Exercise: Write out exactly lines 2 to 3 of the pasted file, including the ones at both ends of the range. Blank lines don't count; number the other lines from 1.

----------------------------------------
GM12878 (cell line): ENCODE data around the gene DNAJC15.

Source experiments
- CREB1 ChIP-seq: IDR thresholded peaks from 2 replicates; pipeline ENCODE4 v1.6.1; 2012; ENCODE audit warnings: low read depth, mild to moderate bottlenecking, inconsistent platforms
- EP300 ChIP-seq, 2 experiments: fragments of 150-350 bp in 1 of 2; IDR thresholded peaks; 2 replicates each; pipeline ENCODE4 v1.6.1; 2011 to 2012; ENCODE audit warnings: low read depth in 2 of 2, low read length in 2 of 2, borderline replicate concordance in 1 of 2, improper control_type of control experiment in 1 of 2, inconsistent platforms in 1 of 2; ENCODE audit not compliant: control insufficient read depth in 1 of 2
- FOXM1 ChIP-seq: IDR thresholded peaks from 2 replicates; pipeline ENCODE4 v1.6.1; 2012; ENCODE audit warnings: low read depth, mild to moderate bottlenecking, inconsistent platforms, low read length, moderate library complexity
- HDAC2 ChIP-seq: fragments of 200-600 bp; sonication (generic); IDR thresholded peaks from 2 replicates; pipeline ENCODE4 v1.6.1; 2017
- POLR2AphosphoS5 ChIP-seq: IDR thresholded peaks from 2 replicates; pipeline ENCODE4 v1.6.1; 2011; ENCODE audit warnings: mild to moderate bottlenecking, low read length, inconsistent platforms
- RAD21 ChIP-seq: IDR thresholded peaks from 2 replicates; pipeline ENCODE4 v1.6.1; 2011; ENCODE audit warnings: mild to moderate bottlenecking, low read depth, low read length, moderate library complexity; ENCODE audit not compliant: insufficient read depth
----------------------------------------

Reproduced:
Source experiments
- CREB1 ChIP-seq: IDR thresholded peaks from 2 replicates; pipeline ENCODE4 v1.6.1; 2012; ENCODE audit warnings: low read depth, mild to moderate bottlenecking, inconsistent platforms